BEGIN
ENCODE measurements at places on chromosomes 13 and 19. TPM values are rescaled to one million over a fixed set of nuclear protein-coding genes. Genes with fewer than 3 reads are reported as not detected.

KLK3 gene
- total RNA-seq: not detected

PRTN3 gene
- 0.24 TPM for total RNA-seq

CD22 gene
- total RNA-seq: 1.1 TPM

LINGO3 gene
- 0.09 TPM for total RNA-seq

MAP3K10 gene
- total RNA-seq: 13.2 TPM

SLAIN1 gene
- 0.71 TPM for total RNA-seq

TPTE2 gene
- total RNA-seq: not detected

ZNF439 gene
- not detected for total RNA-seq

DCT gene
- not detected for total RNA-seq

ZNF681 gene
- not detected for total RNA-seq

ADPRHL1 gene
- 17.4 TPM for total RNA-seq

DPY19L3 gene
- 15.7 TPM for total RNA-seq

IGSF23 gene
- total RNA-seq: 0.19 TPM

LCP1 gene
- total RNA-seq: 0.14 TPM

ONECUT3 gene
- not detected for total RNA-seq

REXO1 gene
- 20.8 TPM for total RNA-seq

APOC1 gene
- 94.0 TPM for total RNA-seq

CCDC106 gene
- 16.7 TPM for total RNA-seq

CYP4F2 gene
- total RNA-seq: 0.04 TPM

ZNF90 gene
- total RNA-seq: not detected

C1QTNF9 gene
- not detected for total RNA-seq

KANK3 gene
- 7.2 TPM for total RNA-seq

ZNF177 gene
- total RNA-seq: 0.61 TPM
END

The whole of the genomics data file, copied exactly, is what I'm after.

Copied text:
ENCODE measurements at places on chromosomes 13 and 19. TPM values are rescaled to one million over a fixed set of nuclear protein-coding genes. Genes with fewer than 3 reads are reported as not detected.

KLK3 gene
- total RNA-seq: not detected

PRTN3 gene
- 0.24 TPM for total RNA-seq

CD22 gene
- total RNA-seq: 1.1 TPM

LINGO3 gene
- 0.09 TPM for total RNA-seq

MAP3K10 gene
- total RNA-seq: 13.2 TPM

SLAIN1 gene
- 0.71 TPM for total RNA-seq

TPTE2 gene
- total RNA-seq: not detected

ZNF439 gene
- not detected for total RNA-seq

DCT gene
- not detected for total RNA-seq

ZNF681 gene
- not detected for total RNA-seq

ADPRHL1 gene
- 17.4 TPM for total RNA-seq

DPY19L3 gene
- 15.7 TPM for total RNA-seq

IGSF23 gene
- total RNA-seq: 0.19 TPM

LCP1 gene
- total RNA-seq: 0.14 TPM

ONECUT3 gene
- not detected for total RNA-seq

REXO1 gene
- 20.8 TPM for total RNA-seq

APOC1 gene
- 94.0 TPM for total RNA-seq

CCDC106 gene
- 16.7 TPM for total RNA-seq

CYP4F2 gene
- total RNA-seq: 0.04 TPM

ZNF90 gene
- total RNA-seq: not detected

C1QTNF9 gene
- not detected for total RNA-seq

KANK3 gene
- 7.2 TPM for total RNA-seq

ZNF177 gene
- total RNA-seq: 0.61 TPM